Tactical Kryptonite To The FM17.2 ME; The Inverted Wingback

In a way, football is a sport of the mind as much as it is of the body. Football thrives on creating and exploiting space for yourself and for others. A successful tactic finds ways to generate space where there was thought to be none. This objective can be achieved by patiently passing the ball around, by hoofing the ball forward to a big guy, by stretching the opposition until holes appear, by immediately counter-attacking once the ball is won or in a dozen other and distinctive ways. The fact remains that every tactic exploits space somehow.

The match engine of Football Manager is no different than an actual football match in terms of tactics, the key to creating a successful tactic is finding a way to generate and exploit space for your team, whilst simultaneously restricting the space the opposition gets. Every version of the match engine has its weaknesses, a specific tactic or approach that is overpowered, a bit too effective. In FM16 you could score for fun just by launching a barrage of crosses into the penalty area, CM03/04 had its Diablo tactic with the insanely effective central midfielder scoring for fun and in the 17.2 match engine you have another example of this tactical kryptonite; the inverted wingback.

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Facing Off Against Superior Opposition; Parking The Bus 101

It’s a phrase that has been around for a bit more than a decade, “parking the bus.” It’s not a phrase with a positive connotation as it is used to describe teams employing a highly defensive minded tactic. These tactics usually involve at least two defensive banks sitting deep in their own half, inviting pressure and letting the opposition keep the ball and passing it around, waiting for them to make a mistake.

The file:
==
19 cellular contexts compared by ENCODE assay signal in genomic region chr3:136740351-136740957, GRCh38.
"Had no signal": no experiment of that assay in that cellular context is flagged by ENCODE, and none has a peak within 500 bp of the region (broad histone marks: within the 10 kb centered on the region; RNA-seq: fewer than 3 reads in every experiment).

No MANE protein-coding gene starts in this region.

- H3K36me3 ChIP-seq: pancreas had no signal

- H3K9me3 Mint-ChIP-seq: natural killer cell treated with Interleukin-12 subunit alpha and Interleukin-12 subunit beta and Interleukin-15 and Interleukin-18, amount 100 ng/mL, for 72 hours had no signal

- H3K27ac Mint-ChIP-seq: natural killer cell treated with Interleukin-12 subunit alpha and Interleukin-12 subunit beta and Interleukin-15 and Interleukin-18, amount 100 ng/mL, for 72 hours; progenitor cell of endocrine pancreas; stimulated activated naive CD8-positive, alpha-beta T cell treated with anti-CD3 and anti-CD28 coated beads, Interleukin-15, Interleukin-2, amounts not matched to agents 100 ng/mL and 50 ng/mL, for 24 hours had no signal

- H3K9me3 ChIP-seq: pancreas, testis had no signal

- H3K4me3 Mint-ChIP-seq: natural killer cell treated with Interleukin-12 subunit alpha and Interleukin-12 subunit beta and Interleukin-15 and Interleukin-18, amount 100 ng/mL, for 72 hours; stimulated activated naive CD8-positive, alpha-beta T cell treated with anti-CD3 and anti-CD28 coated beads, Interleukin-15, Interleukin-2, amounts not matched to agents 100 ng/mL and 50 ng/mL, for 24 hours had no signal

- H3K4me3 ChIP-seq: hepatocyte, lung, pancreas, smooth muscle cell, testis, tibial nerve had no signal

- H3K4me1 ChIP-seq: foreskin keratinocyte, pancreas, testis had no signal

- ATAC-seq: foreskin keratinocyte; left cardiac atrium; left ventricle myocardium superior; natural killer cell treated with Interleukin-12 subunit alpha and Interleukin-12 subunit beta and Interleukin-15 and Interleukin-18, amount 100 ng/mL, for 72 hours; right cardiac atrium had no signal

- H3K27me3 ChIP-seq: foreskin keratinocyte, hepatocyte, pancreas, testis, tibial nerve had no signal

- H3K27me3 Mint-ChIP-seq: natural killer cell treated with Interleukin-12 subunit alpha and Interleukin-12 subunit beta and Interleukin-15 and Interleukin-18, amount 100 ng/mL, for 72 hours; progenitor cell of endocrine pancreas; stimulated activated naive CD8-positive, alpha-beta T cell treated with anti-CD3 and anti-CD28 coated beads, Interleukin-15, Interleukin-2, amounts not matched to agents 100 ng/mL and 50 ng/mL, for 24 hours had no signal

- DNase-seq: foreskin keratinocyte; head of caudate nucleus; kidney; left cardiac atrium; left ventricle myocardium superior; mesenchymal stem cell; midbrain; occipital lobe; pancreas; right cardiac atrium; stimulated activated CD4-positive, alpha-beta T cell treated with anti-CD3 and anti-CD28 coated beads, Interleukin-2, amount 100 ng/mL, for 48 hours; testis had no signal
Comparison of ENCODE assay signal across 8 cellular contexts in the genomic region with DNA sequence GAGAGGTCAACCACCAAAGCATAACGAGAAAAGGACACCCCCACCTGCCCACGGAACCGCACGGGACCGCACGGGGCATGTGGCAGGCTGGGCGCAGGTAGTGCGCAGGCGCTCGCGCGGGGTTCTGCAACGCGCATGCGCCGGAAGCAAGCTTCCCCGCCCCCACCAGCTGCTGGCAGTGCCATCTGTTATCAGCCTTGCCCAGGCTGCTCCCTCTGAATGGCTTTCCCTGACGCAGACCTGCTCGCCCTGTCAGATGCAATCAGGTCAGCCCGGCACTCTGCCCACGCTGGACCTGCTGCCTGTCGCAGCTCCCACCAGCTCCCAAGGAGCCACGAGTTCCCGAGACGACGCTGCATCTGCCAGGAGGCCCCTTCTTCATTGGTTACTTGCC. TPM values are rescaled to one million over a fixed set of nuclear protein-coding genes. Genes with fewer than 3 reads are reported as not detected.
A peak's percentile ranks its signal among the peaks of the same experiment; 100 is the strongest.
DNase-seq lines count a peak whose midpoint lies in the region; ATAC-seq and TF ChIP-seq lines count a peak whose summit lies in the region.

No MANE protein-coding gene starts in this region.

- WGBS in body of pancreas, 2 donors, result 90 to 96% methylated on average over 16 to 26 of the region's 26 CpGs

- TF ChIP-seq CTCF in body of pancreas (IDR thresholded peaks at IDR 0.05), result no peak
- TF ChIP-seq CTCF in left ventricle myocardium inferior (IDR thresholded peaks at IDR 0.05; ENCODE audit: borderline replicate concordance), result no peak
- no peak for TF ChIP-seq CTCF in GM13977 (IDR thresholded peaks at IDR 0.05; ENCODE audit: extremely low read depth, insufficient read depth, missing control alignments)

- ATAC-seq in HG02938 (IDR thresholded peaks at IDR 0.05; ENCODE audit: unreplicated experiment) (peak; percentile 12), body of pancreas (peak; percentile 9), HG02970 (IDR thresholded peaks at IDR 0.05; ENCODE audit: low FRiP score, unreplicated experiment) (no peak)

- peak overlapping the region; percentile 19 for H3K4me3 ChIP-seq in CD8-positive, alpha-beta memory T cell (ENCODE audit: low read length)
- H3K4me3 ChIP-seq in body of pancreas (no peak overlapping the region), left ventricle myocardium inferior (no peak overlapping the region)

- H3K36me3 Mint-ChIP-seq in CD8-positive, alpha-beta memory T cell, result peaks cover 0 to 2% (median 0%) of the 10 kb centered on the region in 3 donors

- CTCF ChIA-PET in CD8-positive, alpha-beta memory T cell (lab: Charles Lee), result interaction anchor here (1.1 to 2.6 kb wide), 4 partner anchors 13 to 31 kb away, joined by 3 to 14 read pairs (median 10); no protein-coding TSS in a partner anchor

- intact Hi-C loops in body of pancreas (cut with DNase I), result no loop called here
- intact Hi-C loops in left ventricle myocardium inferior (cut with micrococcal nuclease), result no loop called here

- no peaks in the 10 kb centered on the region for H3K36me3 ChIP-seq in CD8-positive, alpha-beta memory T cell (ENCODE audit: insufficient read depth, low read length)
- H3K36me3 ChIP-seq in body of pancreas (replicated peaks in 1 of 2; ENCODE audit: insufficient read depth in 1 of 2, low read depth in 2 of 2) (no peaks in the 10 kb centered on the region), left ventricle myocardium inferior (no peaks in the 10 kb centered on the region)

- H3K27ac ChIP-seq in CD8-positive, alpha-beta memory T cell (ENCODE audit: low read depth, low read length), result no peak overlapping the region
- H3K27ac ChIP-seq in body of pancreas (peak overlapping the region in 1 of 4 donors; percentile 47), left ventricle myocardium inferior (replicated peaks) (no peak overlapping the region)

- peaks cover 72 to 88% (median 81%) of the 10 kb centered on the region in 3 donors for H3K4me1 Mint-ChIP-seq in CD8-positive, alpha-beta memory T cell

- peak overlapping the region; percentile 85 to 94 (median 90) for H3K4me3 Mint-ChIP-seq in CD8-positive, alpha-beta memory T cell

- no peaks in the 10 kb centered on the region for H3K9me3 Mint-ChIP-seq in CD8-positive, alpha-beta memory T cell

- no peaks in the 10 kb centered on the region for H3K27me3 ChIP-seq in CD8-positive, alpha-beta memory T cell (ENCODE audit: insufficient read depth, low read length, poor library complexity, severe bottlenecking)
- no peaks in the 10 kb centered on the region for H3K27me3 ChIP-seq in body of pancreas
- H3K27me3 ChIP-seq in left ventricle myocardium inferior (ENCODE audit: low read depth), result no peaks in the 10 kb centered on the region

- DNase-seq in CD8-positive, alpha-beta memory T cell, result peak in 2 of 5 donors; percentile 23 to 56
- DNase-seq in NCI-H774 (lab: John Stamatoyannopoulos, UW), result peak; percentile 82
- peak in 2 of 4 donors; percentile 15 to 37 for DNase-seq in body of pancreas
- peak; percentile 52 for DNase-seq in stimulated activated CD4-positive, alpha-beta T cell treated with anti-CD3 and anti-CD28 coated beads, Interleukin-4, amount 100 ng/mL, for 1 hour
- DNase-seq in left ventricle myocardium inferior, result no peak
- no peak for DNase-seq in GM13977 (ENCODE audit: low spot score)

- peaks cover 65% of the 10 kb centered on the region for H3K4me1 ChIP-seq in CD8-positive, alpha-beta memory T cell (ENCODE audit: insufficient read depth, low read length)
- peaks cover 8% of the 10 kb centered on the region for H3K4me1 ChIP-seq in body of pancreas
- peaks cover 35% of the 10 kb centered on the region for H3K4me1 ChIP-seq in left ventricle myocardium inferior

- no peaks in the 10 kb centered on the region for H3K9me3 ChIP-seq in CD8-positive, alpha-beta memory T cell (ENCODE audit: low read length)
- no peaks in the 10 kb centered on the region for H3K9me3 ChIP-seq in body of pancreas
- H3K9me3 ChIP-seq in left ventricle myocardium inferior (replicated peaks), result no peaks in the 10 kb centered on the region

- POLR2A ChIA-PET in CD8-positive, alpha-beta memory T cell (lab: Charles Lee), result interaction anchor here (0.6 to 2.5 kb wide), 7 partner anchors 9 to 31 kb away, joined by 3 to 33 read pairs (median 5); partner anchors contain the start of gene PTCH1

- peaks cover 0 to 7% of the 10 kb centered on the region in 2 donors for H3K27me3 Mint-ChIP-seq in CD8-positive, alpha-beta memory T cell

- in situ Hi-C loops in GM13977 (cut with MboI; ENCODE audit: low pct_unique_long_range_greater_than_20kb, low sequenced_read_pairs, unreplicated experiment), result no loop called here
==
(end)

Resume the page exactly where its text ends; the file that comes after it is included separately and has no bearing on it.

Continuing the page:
When the opposition has made a mistake and lost possession, the team parking the bus only commits a few players to the counter-attack. These advanced outlets further up the pitch will then break quickly towards goal. The tactic is based on the beliefs that when you do not concede a goal, you cannot lose the game, and you can limit the chances your opposition creates by restricting the amount of space in your own final third.

Since this brand of football is generally not as aesthetically pleasing it is often branded as a negative approach to football, anti-football even. That is rather harsh since it is a well-drilled approach, which requires the right personnel, hours and hours of practice, and a good amount of insight into the setup of both your own team, the opposition’s team and various other circumstances surrounding the match.

In this article, we are going to look at what makes up a good tactic to park the bus, how to set one up of your own, various factors to take into consideration when opting to play such a tactic and ultimately you get the chance to download my own strikerless take of parking the bus.

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Project Libero; The Tactic

Back in the days, liberos were a truly majestic sight to behold. Step into your time machine and go back in time a good 20 or so years. Turn on the tv and watch teams defend. The majority of them will feature a type of player that seems to have been lost from the modern game. You’ll see an elegant defender sitting behind the defensive line, picking up stray through balls from an attacker. As he effortlessly brings it under his control, he marches forward with it, stepping past the other defenders and moving into the midfield zone. From there he acts as a modern day deep-lying playmaker, initiating the play and spreading it out to the flanks, or playing it forward into midfield or attack. This is the libero. People tend to get nostalgic about liberos and their style of play and rightfully so, as they were often stylish and elegant players, epitomised by the likes of Franz Beckenbauer and Franco Baresi.